The result of years of experimentation and creative soul-searching, E·MO·TION includes lead single "I Really Like You," a Billboard Top 40 hit praised as "pop perfection" by BuzzFeed and "mind-blowing, fantastic, catchy-as-hell pop" by Idolator. Though Jepsen first sketched out many of the album's tracks on the back of her tour bus while traveling the world in support of Kiss, she also teamed up with songwriters like Sia, Devonté Hynes (aka Blood Orange), and Ariel Rechtshaid (Haim, Madonna, Vampire Weekend) in bringing E·MO·TION to life. When it came time to record, Jepsen journeyed from New York to L.A. to London to Stockholm to join forces with such producers as Mattman & Robin (Tove Lo, Taylor Swift), Greg Kurstin (Charli XCX, Katy Perry), and Carl Falk and Rami Yacoub (Ariana Grande, One Direction).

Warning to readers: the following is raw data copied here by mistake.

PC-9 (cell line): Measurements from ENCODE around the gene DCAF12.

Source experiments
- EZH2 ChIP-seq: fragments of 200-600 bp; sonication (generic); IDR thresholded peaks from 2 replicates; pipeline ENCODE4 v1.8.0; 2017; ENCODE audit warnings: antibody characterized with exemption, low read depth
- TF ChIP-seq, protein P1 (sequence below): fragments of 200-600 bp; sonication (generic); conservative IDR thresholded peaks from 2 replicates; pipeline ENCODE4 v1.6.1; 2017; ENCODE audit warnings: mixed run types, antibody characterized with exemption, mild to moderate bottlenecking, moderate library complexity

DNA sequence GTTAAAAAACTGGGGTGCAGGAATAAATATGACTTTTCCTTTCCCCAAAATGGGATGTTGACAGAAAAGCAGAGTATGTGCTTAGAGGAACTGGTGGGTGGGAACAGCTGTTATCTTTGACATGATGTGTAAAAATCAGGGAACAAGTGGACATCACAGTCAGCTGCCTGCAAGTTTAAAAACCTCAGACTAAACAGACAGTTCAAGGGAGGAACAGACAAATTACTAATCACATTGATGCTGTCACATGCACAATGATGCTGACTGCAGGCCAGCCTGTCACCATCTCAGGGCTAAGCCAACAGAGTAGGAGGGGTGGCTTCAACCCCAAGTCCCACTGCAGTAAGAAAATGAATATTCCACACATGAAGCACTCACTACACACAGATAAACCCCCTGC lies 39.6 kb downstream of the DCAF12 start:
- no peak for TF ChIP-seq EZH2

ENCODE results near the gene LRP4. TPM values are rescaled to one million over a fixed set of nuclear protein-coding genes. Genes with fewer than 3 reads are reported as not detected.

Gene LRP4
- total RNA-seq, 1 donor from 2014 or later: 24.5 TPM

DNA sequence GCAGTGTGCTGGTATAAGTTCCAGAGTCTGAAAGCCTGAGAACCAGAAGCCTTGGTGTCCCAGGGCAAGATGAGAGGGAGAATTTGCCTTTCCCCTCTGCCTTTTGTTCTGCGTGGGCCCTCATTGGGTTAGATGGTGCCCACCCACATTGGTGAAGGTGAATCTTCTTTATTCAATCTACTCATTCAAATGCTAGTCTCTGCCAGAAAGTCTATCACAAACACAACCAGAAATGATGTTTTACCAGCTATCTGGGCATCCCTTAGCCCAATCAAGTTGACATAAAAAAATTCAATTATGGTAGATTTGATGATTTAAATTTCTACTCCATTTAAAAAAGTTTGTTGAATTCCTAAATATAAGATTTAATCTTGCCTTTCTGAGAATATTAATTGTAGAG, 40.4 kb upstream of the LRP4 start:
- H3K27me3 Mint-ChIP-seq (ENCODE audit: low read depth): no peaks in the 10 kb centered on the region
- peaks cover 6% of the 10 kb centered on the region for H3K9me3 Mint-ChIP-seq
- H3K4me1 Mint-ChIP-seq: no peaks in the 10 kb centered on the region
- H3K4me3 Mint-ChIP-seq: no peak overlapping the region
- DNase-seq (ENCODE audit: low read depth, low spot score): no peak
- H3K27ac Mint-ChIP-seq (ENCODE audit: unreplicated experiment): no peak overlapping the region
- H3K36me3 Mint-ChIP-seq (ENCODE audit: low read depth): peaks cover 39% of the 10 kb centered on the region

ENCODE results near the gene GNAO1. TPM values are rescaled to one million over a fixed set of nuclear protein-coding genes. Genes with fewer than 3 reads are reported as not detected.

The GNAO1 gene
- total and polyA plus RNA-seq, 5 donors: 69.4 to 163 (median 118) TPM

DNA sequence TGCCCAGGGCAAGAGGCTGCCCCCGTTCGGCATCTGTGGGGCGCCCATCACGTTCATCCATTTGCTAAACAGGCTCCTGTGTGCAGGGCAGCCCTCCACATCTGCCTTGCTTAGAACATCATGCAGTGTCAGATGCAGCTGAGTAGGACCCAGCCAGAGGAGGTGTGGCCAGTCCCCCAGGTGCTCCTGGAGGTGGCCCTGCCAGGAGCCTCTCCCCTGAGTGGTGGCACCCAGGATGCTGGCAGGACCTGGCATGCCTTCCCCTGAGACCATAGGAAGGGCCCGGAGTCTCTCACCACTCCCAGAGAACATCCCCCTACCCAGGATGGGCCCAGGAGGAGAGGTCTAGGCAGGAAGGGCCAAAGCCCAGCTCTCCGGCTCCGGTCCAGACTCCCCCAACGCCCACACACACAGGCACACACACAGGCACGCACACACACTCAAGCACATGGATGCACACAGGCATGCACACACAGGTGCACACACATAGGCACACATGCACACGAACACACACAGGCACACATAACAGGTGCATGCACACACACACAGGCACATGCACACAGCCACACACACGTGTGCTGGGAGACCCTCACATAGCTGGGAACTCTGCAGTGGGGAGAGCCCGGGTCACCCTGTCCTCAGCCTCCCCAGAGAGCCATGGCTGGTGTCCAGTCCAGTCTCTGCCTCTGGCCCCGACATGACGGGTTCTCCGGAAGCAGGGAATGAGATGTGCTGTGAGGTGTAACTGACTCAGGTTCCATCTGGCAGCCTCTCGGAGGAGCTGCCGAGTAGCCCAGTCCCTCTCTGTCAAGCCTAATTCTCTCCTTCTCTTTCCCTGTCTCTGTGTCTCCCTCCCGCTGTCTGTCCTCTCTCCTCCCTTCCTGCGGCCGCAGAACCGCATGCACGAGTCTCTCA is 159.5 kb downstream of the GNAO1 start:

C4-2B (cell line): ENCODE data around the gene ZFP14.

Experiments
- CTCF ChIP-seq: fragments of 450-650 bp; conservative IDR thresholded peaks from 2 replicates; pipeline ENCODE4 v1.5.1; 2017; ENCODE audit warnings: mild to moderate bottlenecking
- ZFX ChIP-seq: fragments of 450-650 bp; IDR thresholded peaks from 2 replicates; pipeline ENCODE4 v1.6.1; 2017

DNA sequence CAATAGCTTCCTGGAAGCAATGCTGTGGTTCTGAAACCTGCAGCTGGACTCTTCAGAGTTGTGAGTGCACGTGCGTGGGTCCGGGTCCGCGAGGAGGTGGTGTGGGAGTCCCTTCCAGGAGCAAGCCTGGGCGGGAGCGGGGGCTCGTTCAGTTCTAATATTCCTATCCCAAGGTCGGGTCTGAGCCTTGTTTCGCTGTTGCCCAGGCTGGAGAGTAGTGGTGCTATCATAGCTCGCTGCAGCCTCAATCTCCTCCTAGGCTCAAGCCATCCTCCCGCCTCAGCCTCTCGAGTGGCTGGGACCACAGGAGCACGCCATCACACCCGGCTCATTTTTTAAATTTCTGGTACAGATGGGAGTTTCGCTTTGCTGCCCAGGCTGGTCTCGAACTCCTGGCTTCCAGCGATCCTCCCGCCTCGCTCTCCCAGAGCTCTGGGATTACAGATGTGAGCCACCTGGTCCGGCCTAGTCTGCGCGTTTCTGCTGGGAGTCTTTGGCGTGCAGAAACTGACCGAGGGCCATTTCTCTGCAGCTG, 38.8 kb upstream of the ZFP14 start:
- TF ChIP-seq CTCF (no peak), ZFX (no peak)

With its bright and shimmering layers of melody and texture, E·MO·TION gracefully captures both the joy and risk in following your heart. "A lot of the album's about me trying to get some power back," Jepsen says. "I'd recently broken up with someone and moved to New York, so it was a scary new world for me—but at the same time I felt like I was coming into my own." And in naming the album, Jepsen decided to go for a deceptively simple title. "At a photo shoot one day I was looking at the definition of 'emotion,'" she recalls, "and I loved the example that went along with it: 'She was attempting to control her emotions.' In some ways that's exactly what I was doing with all these songs."